Scott Clarkson is a young and often fragile journalist, whose mid-twenties have yet to produce a clear distinction between dependency and love.
Dissatisfied by his current relationship - a complicated and secretive affair with a charismatic art teacher - Scott uses a chance encounter with an old high school crush as an escape to a place where desire and affection can be confused, and gratification replaces trust.
Removed from the life and circumstances that have kept him emotionally stunted, Scott's understanding of love loses balance and he discovers that maturity and pain are not exclusive.
I met Kate Foley for the second time at a party I didn’t want to attend. It had been a few months since I moved to Calgary, a tiny jump from the small suburban town a few hours away where my parents lived. I didn’t know too many people, and I wasn’t making any money. I spent most of my time watching Best Week Ever and throwing paper basketballs, and only ever went out for coffee and groceries. I was happy because I was finally living in a small, expensive apartment, with bad fixtures and a shitty refrig-erator. It was a housewarming party, just after New Year’s. Shawn had invited me, but I remember this party because of her.
Kate looked beautiful as ever, but I didn’t recognize her at first. Her hair was down, something I had never been lucky enough to see before. But it was more than that. She was wearing a green dress over jeans and had bracelets on her arms. She had gained a little weight, and she looked taller than what could be attributed to the heels. She also never used to wear heels. Kate was the kind of girl who wore running shoes and shorts and skirts and was fo-cused. Here, she was laughing. I never saw her laugh this way be-fore, more patronizing than genuine. It was as if someone had sent her back to the shop for remodelling.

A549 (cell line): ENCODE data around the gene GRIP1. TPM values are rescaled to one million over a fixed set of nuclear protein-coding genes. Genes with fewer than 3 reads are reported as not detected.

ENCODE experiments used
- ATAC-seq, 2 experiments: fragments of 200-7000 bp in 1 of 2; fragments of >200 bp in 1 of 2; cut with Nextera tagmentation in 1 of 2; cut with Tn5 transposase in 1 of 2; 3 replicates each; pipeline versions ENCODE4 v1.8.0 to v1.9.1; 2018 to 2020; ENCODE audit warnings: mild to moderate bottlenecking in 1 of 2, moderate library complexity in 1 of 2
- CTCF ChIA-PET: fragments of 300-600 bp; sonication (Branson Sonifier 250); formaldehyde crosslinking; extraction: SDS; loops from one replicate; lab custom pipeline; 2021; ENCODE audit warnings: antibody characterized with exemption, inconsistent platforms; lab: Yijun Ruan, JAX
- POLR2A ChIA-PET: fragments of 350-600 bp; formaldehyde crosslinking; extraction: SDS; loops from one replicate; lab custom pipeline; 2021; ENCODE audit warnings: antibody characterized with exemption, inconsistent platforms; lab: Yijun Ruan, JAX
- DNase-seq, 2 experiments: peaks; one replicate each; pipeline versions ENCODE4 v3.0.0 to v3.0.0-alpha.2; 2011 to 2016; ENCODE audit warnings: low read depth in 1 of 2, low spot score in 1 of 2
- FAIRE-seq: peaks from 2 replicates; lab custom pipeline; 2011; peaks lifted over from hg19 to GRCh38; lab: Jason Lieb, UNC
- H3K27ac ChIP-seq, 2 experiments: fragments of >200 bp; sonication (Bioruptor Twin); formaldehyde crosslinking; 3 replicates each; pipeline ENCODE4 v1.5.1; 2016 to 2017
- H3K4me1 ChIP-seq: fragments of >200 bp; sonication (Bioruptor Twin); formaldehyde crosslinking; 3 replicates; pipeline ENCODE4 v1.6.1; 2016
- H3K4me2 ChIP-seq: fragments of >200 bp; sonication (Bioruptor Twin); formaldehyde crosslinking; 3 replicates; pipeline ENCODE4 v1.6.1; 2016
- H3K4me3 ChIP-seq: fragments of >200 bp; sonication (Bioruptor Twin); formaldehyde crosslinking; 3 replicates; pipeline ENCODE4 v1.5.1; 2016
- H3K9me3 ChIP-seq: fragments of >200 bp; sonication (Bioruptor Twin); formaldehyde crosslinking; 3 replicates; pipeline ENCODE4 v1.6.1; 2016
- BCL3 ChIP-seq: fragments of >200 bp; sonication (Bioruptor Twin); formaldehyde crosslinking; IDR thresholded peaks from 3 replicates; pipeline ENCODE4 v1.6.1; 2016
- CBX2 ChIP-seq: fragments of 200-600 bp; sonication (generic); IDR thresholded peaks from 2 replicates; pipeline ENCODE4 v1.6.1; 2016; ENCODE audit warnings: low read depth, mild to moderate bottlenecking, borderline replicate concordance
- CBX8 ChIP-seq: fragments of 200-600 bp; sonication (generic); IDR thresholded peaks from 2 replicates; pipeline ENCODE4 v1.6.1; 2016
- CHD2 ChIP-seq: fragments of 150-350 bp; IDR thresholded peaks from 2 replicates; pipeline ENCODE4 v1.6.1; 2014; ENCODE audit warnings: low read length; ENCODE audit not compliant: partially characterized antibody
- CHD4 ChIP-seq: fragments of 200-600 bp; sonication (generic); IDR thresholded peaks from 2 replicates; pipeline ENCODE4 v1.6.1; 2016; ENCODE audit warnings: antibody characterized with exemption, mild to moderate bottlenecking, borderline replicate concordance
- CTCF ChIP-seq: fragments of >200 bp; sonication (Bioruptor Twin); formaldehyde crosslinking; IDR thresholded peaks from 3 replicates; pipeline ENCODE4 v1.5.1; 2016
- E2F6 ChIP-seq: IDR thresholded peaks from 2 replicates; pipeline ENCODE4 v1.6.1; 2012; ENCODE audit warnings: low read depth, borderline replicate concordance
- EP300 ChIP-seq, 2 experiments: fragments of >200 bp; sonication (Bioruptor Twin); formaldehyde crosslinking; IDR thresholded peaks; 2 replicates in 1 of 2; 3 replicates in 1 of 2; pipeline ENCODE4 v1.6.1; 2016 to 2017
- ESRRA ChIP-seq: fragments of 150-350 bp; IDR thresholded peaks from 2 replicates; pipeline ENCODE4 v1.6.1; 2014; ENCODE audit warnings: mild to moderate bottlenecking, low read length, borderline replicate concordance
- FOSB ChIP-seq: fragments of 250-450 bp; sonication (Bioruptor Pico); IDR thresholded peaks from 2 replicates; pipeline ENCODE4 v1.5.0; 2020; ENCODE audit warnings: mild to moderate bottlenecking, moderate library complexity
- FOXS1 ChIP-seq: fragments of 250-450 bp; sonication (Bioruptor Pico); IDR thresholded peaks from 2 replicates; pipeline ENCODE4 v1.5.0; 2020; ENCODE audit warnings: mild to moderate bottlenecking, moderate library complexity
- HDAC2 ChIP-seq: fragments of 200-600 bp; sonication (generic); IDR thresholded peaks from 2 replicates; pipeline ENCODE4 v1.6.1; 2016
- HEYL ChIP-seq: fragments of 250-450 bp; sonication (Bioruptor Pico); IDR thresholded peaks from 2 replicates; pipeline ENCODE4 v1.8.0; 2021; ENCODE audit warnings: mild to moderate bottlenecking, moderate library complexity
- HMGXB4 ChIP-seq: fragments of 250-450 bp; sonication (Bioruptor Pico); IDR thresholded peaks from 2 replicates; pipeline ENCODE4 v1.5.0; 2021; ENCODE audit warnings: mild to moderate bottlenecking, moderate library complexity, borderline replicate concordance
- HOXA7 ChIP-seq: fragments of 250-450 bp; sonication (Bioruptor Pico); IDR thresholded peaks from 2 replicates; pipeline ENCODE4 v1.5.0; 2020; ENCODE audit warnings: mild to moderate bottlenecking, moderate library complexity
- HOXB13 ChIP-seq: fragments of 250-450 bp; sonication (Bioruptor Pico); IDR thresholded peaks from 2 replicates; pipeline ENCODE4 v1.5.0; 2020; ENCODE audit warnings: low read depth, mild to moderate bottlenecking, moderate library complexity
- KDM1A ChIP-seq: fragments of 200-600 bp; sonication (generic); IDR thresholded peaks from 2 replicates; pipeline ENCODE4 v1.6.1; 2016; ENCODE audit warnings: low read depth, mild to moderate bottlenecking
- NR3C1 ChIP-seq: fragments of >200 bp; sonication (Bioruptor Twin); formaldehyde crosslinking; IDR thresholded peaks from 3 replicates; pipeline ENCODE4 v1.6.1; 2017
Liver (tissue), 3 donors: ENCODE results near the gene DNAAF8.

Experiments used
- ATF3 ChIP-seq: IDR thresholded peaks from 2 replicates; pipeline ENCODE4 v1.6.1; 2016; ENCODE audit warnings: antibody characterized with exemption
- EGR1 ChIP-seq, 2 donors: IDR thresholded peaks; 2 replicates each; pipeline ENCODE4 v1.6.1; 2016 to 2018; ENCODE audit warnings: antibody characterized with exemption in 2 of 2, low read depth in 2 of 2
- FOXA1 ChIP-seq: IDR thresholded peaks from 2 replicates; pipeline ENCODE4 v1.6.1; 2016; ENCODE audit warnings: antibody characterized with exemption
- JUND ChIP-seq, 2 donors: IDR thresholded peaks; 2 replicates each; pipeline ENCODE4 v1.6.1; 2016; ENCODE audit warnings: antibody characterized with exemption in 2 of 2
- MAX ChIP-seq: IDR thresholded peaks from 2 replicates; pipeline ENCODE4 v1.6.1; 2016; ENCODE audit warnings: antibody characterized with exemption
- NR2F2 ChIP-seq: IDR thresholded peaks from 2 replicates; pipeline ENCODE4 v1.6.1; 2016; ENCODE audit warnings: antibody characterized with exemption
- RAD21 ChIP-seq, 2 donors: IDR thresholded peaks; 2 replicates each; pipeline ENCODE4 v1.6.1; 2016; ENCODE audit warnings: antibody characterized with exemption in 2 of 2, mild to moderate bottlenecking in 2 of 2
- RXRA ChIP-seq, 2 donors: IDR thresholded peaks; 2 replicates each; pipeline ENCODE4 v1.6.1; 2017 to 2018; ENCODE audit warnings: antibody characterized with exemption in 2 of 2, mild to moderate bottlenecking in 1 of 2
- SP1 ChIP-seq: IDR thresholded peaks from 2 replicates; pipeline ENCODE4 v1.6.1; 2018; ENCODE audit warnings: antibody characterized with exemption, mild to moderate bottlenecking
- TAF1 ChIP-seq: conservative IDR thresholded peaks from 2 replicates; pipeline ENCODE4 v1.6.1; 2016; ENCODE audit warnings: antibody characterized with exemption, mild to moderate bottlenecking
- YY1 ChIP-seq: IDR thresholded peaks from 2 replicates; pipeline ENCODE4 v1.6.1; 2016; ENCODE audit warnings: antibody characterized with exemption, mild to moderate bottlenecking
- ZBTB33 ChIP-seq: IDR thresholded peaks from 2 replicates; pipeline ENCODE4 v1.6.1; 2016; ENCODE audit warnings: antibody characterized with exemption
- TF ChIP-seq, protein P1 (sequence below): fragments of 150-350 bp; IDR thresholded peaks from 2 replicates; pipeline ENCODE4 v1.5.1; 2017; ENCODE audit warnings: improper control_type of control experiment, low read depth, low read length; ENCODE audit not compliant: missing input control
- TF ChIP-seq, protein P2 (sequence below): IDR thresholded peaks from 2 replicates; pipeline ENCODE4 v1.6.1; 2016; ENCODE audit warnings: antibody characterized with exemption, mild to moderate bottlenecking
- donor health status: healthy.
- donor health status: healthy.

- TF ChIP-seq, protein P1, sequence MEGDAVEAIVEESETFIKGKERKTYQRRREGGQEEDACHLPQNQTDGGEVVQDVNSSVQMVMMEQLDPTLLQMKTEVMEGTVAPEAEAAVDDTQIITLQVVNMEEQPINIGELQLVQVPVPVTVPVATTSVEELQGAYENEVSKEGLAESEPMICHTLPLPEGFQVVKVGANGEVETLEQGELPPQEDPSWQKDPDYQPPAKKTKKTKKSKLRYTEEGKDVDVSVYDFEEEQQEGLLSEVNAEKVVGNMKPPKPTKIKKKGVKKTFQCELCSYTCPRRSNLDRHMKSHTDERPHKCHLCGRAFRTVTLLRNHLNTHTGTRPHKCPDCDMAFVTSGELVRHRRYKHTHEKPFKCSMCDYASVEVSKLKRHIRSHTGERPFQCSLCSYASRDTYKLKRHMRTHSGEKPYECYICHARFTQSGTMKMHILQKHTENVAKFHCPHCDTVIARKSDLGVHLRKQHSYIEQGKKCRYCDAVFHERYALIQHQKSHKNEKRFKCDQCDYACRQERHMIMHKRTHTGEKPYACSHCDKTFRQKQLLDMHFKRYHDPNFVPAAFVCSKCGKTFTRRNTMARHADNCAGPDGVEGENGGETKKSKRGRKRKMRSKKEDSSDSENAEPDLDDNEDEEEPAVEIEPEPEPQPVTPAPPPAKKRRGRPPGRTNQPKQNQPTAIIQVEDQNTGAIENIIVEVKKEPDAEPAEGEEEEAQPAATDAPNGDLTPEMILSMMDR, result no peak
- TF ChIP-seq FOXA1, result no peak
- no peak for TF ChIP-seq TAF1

At first, I thought she was just another beautiful girl on the other side of the living room, but she stopped laughing and began listening to someone I couldn’t see clearly. She crossed her arms. As I watched her, she tapped her nails against her arm, and smiled–courteously, almost–at an interval. I knew it was really her at that moment. Kate was being patronizing in the prettiest way.
Other than Shawn, I didn’t know anyone at that party. Still, I found myself in conversation with some guy. We were talking about music. I remember that he had a ponytail, and that I was bothered by it much more than by his obsession with Nick Cave. I yawned as I listened to him drone on about misrepresentation and getting breaks. I was in a bad mood that night. I don’t know why I agreed to go. I think it had something to do with my leather jacket. I think Shawn told me that I had to come because I had a cool leather jacket. I don’t want to say that this was the kind of person Shawn was—because he was so many different kinds of person—but at least a few of them were fashion victims.
I stopped him mid-sentence and told him that a friend of mine had just come in and I had to go say hello. Kate was in an-other room, but I could see her down a straight hallway. I walked right down the middle, breaking up everyone’s conversations and trying not to knock over paintings and end-tables. I kept apologizing to people I bumped into. I was heading toward someone I hadn’t seen in seven years. It was forever, and I had every reason to have forgotten her. But I hadn’t, and I began to think why.
As I came into the room, I remembered about a dozen quick things about Kate Foley. This short-list scared me into the oppo-site corner. I remembered that Kate had started out wanting noth-ing to do with me. Then, suddenly and without any kind of fair warning, she began to pay attention to me. And then, with the dumbest amount of awkward propositioning, she stopped. I stood only a few feet from her, and I saw her clearly enough to know that this wasn’t some stranger who just looked like a girl from seven years ago. I felt that familiar sense of panic. I wanted to be in Tibet, up on a mountain, praying with Buddhists, holding beads in my hands and wearing nothing under my ceremonial robes. I wanted that kind of ideal peace at this moment, when my memories were telling me to run away.